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Biden's Executive Order on Sustainability Sets Ambitious Goals, Affects Power Delivery

Jan. 24, 2022
The way to achieve these goals is new construction and major renovation of all federal properties to increase water and energy efficiency, reduce waste, electrify systems, and promote sustainable locations.

Last month, President Biden signed an executive order that calls for reduced emissions across federal operations, investments in clean energy and creation of "clean, healthy and resilient communities." The order outlined several ambitious goals, directing the federal government to use its "scale and procurement power" to achieve 100% carbon pollution-free electricity (CFE) by 2030, at least half of which will be locally supplied clean energy. Another goal was for the federal government portfolio of more than 300,000 buildings to reach net-zero emissions by 2045, including a 50% reduction in building emissions by 2032. The administration will also implement the first-ever Federal Building Performance Standard.

According to Smart Buildings Technology, the way to achieve these goals is new construction and major renovation of all federal properties to increase water and energy efficiency, reduce waste, electrify systems, and promote sustainable locations.  "As the federal government moves forward with this initiative, there’s no doubt that smart building technologies will play an integral role in achieving net-zero emissions across the portfolio," wrote Betsy Conroy for Smart Buildings Technology.

Lawrence Melton, founder and CEO of The Building People who was previously responsible for more than 350 million square feet of federal real estate and implementing the largest smart buildings program in the country, spoke to Smart Building Technology about the order: “While some of the goals in the latest executive order are tough to meet, they are analogous to ESG goals that nearly every Fortune 500 company has today. There is large backlog of deferred maintenance across government facilities, limited funding, and a massive portfolio where the average age of buildings is about 35 years old. If ever we had a time to get creative, now is the time.”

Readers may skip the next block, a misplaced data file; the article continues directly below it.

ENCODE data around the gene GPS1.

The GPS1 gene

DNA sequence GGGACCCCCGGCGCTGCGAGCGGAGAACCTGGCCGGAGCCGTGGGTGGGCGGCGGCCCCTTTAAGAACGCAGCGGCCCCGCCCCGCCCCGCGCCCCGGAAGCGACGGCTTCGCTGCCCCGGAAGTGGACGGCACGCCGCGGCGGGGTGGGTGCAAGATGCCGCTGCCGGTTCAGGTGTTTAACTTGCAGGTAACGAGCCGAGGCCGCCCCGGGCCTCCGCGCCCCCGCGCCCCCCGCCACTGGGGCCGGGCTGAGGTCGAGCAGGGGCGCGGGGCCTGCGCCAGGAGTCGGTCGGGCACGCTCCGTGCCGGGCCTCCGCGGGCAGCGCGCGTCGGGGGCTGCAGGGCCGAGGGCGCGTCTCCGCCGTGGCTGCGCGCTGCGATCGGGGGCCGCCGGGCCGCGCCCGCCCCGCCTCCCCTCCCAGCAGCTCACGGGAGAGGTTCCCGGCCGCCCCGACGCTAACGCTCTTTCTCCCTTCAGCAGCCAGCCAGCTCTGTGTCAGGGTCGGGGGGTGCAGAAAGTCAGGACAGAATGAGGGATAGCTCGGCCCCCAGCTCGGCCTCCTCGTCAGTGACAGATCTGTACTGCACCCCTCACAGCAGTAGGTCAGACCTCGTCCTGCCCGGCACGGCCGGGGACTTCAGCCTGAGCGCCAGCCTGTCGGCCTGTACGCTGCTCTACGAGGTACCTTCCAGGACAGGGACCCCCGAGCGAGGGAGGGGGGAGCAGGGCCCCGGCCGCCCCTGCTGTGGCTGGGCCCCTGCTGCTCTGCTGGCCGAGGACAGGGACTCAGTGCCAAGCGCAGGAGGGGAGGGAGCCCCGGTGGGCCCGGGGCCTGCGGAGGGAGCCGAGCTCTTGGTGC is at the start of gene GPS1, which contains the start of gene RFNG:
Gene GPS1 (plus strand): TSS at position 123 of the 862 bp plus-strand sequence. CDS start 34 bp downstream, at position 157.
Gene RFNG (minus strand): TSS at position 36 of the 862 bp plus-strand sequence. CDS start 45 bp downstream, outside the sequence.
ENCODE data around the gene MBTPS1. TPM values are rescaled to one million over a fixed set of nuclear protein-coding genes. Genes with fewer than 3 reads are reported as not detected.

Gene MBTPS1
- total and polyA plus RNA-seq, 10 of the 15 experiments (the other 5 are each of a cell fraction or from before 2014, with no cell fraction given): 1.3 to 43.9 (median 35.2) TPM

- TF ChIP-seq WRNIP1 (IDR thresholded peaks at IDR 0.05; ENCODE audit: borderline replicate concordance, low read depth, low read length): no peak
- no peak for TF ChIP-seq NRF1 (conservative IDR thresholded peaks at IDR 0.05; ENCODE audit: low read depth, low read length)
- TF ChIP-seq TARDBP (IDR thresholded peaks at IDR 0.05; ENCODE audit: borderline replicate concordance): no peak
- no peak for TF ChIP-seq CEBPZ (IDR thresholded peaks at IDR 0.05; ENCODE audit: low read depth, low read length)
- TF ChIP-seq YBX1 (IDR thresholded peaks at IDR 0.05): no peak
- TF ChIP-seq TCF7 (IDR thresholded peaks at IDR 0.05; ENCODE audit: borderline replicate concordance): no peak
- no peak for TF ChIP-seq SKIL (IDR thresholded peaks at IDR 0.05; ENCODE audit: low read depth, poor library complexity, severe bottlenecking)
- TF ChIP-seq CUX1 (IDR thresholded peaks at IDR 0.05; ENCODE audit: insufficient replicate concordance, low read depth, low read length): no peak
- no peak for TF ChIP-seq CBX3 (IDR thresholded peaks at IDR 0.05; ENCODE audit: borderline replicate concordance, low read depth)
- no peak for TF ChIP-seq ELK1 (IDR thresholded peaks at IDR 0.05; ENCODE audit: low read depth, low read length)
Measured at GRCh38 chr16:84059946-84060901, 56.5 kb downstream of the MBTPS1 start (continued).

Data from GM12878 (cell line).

Some ways that The Building People get creative is to first look for efficiency opportunities within existing systems and prioritize efforts based on the largest energy consumers, according to the article.

Utilities are on the hook to achieve the 100% carbon pollution-free electricity by 2030 (at least half of which will be locally supplied clean energy to meet 24/7 demand). The order states that the federal government will work with utilities, developers, technology firms, financiers, and others to purchase electricity produced from resources that generate no carbon emissions, including solar and wind. These efforts are already underway.

Digital power technologies like DC microgrids have long been on the federal government’s radar and have been tested extensively in facilities like the U.S. Department of Energy’s (DOE) Pacific Northwest National Laboratory, according to Smart Buildings Technology. “Nobody has installed more DC microgrids that the U.S. Army, and these investments are considered the crown jewel,” said Trevor Morrison, vice president of energy, smart buildings and sustainability services for The Building People. “There are a number of test beds that only exist in the federal space, and they have the labs and programs to validate these types of technologies.”

DC power delivery into and throughout the building is an ideal way for the federal government to also achieve energy consumption goals, according to the Smart Buildings Technology interview with Bob Cicero, America's smart building leader at Cisco. “Whenever we’re deploying solar or wind that generates DC power, or even emerging micro power sources like window film that generates power, we’re typically converting it to AC and then back to DC for many of the everyday devices we see around the office—laptops, LED lights, cell phones—and that conversion creates significant energy losses,” he says. “With a DC microgrid, we may need to step down power to lower levels, but it’s still going to be much more efficient than AC power. That’s why a lot is pivoting to DC power, including how Cisco network switches are powered.”

Conroy writes that for those wondering if executive orders like this and others from the Biden administration will change with new administrations, executive orders come with every administration, and most stay in play. “Some of the most aggressive goals that we’re still continuing to meet were implemented by George W. Bush in his 2007 executive order 13423 that required federal buildings to reduce energy consumption by 30%," said The Building People's Melton.

The article referenced in this story originally ran as "What role will smart building technology play in Biden’s executive order on federal building sustainability?" on Smart Buildings Technology, an Endeavor Business Media partner site.

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